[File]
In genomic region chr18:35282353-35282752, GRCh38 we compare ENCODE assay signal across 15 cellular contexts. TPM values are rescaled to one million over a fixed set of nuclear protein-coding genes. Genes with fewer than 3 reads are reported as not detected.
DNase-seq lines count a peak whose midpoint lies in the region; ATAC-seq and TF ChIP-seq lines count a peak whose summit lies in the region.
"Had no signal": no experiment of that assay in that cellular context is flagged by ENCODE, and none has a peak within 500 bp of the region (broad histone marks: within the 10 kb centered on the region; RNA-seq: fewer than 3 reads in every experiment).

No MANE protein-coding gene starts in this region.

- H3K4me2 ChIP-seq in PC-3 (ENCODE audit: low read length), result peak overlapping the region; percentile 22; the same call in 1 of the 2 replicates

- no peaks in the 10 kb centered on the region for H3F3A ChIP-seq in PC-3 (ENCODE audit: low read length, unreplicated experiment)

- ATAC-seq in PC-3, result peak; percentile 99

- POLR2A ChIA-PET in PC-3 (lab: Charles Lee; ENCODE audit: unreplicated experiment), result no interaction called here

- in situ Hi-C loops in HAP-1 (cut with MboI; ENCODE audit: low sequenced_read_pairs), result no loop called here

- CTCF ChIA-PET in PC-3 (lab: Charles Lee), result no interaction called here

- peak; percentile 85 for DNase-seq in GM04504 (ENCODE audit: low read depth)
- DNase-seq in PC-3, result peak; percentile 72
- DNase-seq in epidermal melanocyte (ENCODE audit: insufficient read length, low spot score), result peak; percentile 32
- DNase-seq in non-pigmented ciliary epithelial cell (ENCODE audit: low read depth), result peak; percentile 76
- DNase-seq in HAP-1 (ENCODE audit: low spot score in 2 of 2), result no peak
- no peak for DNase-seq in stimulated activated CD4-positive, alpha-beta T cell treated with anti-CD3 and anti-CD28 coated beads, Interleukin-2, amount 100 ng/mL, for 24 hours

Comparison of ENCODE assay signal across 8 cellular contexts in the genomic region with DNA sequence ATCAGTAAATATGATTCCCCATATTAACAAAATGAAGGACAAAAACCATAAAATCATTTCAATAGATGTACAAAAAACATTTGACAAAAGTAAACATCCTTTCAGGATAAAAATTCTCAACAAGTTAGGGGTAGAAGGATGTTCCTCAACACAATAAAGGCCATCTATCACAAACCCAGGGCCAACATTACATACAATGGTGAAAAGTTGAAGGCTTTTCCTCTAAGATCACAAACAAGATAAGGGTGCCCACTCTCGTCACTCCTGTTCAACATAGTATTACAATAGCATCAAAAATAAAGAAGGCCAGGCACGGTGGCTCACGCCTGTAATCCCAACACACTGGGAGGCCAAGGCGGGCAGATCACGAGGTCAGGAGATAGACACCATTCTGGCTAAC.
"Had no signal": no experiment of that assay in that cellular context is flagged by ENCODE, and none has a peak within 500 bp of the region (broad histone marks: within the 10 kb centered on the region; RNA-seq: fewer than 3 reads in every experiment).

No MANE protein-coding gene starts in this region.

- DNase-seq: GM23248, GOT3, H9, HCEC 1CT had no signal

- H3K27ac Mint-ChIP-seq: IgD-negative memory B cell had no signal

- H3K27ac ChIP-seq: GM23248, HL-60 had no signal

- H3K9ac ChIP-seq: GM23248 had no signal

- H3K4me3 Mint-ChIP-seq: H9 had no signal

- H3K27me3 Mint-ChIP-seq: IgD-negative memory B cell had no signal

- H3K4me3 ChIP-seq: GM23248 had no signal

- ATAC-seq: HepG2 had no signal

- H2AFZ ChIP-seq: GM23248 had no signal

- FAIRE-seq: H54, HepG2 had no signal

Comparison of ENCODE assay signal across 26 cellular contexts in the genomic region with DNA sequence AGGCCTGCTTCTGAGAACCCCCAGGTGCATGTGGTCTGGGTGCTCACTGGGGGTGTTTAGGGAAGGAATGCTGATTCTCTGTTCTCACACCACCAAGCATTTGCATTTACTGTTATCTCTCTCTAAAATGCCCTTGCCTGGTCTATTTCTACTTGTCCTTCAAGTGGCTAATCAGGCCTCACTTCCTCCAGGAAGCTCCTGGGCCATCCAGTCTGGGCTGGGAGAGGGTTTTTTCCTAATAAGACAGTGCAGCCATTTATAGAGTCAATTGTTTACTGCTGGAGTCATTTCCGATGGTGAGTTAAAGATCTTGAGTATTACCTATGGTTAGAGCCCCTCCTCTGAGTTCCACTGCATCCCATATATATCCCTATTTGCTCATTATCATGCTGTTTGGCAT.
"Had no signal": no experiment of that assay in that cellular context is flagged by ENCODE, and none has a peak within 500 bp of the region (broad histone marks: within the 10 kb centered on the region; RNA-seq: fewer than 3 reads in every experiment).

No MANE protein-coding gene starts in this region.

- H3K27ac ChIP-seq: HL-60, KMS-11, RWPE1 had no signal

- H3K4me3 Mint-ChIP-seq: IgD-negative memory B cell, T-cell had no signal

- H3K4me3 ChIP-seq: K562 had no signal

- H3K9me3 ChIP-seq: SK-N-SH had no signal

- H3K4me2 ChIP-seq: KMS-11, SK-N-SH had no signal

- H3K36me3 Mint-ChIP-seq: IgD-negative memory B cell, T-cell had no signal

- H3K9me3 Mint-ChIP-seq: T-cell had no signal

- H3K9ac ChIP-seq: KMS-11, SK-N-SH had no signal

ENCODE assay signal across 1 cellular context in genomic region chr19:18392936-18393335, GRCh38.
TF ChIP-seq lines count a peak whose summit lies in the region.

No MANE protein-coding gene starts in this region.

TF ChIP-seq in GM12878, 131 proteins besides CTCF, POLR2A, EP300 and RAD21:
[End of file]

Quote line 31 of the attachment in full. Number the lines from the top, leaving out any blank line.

"Had no signal": no experiment of that assay in that cellular context is flagged by ENCODE, and none has a peak within 500 bp of the region (broad histone marks: within the 10 kb centered on the region; RNA-seq: fewer than 3 reads in every experiment).